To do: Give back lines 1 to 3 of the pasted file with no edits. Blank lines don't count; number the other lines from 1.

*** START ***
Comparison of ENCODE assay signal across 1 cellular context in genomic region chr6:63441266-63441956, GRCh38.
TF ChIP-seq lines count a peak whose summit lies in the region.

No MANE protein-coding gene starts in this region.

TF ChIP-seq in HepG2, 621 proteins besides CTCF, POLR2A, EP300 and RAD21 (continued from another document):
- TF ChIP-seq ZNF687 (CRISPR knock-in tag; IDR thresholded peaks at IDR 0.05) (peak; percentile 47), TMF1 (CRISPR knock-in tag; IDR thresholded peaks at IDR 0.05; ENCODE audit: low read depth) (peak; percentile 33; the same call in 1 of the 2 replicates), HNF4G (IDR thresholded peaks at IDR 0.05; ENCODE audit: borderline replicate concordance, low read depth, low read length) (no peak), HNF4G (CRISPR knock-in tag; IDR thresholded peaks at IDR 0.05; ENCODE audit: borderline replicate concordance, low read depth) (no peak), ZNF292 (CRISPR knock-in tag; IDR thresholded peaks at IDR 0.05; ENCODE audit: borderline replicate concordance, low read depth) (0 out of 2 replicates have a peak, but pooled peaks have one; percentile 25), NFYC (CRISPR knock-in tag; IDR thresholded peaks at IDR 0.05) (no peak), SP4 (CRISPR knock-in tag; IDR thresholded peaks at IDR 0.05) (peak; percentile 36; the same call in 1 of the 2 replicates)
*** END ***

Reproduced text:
Comparison of ENCODE assay signal across 1 cellular context in genomic region chr6:63441266-63441956, GRCh38.
TF ChIP-seq lines count a peak whose summit lies in the region.

No MANE protein-coding gene starts in this region.